Music magazines are basically all dead. Q is completely without personality and is just an echo chamber for a certain kind of old-school rock-ist circlejerking. NME is exactly the same except swap out classic rock for Britpop and just basically get Noel Gallagher’s opinion on fucking everything because he’s so naughty and cool. Fuck Noel Gallagher, fuck Damon Albarn and fuck every boring jangly Smithsy indie band that NME shoves down the throats of impressionable teenagers and hipsters who’ve never bothered to explore music further than the kinds of albums that appear on countdown TV shows of the Greatest 100 Albums of All Time where we all collectively bukkake on the corpse of John Lennon for an hour.

The only music magazine I can sometimes stand to read is Wire, which walks a delicate tightrope between being utterly pretentious and genuinely thought-provoking, usually while trying to convince me that an album of lo-fi sheep recordings is the best record of 2017. Once I was reading an issue of Wire, and the following actually real sentence appeared within an album review that was so perfectly pretentious and symbolic that I couldn’t stop laughing at it: ‘…But if you’ve come for the high conceptualism, you’ll stay for the beautifully rendered field recordings.’ I mean, that’s just perfect, isn’t it? You have to be so far up your own arse to write that sentence that it becomes strangely elegant in the end. But on the flipside, Wire have put me on to some incredible experimental artists like Richard Dawson and Julia Holter, who have made some of my favourite albums of recent years. So they’re not all bad.

Beyond the fleeting gales of print media there’s Anthony Fantano of theneedledrop, whose opinion I respect an awful lot. One thing Fantano is very good at that magazines like Wire completely miss, is explaining clearly and simply whether or not he thinks something is good. Choosing not to give an album a rating is fine, but if you make that decision, I think you have to be even clearer with qualitative judgments on a record. Some experimental music is just aimless wankery masquerading as intellectualism, and the critics job should be to sift out the shit. Fantano is as good as anyone as this, and has a sense of humour to boot. I think Youtube is probably the future of music journalism, just as it is the future of targeted advertising, music videos, dank memes and ASMR videos. Our generation are truly at the frontier of life.

 

TL;DR

You’ve already stopped reading this article, so it doesn’t matter what I write here. Just more proof that printed/written media is dying because nobody has any attention any more (myself included). Will it even be possible to have an individual style in the wordless future of criticism? Will everything just be reduced to snarky, 140-character opinions and clickbait? Should we all just make like Lester Bangs and shove valium up our butts and drink ourselves to death because nobody is even reading the 2000 word article we’ve just written ranting about obscure websites and magazines and books that nobody else even cares about?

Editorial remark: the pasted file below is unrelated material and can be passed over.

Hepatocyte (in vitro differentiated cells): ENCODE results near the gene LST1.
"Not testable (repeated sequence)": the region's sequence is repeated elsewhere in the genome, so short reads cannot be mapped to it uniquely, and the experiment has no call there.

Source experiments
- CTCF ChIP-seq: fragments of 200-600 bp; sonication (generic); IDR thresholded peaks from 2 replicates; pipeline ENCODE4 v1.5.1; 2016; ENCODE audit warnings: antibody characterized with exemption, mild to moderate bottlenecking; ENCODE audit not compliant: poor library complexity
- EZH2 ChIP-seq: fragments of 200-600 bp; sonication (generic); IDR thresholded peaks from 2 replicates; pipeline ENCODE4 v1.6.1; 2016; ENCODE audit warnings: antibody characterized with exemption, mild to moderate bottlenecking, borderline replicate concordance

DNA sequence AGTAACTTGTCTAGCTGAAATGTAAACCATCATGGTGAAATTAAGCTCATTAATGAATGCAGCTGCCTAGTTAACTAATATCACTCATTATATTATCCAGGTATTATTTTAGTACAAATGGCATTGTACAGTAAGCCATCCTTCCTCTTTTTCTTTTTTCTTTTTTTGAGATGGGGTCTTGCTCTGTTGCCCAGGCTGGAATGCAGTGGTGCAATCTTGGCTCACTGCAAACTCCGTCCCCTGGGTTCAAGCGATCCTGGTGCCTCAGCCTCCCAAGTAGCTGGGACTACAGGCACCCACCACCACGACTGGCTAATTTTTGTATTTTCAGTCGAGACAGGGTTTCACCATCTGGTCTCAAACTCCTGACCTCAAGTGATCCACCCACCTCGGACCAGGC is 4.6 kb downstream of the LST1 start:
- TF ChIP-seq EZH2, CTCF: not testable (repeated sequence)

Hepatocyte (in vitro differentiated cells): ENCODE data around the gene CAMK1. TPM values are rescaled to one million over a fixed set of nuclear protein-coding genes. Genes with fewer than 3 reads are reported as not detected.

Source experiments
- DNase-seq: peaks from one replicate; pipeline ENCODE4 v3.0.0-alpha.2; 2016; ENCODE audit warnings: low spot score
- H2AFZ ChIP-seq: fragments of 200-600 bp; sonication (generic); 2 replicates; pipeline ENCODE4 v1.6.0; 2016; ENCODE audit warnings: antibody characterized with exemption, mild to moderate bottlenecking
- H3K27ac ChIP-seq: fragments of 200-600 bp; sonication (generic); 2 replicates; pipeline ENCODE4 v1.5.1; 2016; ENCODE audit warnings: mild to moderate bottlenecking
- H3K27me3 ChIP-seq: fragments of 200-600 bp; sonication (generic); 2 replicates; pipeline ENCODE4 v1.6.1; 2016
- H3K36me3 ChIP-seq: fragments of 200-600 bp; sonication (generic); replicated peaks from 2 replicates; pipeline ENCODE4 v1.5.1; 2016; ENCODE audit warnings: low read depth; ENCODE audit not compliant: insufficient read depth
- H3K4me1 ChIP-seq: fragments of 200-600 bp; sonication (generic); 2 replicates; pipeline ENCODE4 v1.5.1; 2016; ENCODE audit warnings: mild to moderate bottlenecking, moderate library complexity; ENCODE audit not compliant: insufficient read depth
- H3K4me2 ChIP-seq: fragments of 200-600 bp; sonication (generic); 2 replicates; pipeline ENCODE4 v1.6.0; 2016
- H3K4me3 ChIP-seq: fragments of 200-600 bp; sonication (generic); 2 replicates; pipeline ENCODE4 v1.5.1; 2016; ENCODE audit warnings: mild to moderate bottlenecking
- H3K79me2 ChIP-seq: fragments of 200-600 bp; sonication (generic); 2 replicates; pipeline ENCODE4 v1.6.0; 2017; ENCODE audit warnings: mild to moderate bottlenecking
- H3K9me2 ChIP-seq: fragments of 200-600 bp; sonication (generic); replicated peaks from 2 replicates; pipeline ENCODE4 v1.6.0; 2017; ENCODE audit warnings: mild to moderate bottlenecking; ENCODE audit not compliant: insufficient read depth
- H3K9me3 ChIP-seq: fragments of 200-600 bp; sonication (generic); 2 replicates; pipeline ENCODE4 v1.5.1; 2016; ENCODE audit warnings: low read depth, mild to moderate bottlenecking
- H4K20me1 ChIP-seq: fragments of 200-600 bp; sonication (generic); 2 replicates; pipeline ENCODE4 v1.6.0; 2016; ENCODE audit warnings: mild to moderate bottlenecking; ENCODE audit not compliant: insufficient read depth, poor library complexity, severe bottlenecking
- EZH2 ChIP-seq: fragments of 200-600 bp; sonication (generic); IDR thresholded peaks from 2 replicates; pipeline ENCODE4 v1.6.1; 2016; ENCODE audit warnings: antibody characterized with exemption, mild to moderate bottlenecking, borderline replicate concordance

No, no, no. The point of this (pointless) article is not by any means to glorify punk or nihilism or any of that leather-jacket Rock God machismo bullshit that accumulated throughout the 1960s and 70s. Rock music has been imploding further and further in on itself for about thirty years now, through post-punk to grunge to metal to today’s indie rock, which is so detached from its own sentience it might as well be a bearded brain in a jar.

The point of this article is simply to celebrate individuality and style and writing the way you think things OUGHT TO BE and not the way they currently are. To celebrate tearing down all forms of cultural mythology and idol worship before they inevitably build themselves back up again like silt collecting in a river bend. If Lester Bangs had lived past the age of thirty three, this is exactly what he would be preaching in 2017. He would be stripping trap rappers down to their underpants, declaring that Weird Al Yankovic was bigger than Katy Perry. It’s a tragedy that he never got to listen to Swans’ To Be Kind, or black metal, or Merzbow. But his writing and life should encourage everyone who encounters it to pursue passionately all the weird fucked up stuff they enjoy, just as he did. Ergo, this indulgent and impenetrable blog post that nobody cares about. Rest in peace, you brilliant piece of shit.

 

 

The Representation of, and the Relationship Between, Childhood, Happiness, and Virtue in Charles Dickens’ Great Expectations

Great Expectations – a story of moral redemption, a parable about the corrupting influence of wealth, and a look at the nature of virtue as it relates to class, crime, and childhood. It’s a novel that deals with weighty topics, and constantly blurs the lines between right and wrong, moral and immoral, as it sees Pip through his journey of understanding and discovery. Along the way, we as readers trace this journey, from naive child to grown man, and all the discoveries and realizations of the self that come with it. At the heart of Pip’s many revelations is his childhood, a restrictive and often unhappy period which holds the key to a great deal of repressed guilt, desire, and ambition.

Pip’s guilt in the novel is complex and multi-faceted, and in it we can find much about his understanding of the notions of happiness and virtue. In the first sense, Pip feels a criminal guilt for his association with Magwitch at the start of the novel, and his committing of a crime in stealing from his sister. This first kind of guilt coincides with a sort of awakening in the young pip, who claims his meeting with Magwitch to be the time when he first develops a “vivid and broad impression of the identity of things”. David Trotter (Penguin 2004) suggests that this awakening of the senses means that “Pip feels uneasy from the moment he begins to feel at all”. Perception itself is guilt, and it infuses Pip’s domestic world with the visual symbolism of crime – Pip imagines the bread shoved down his trouser leg as an iron chain bound to him, a “part of his consciousness”. He likens the sound of flint and steel to a pirate rattling his chains, and he imagines his journey up the stairs in the dark as a solitary journey towards his damnation at the Hulks.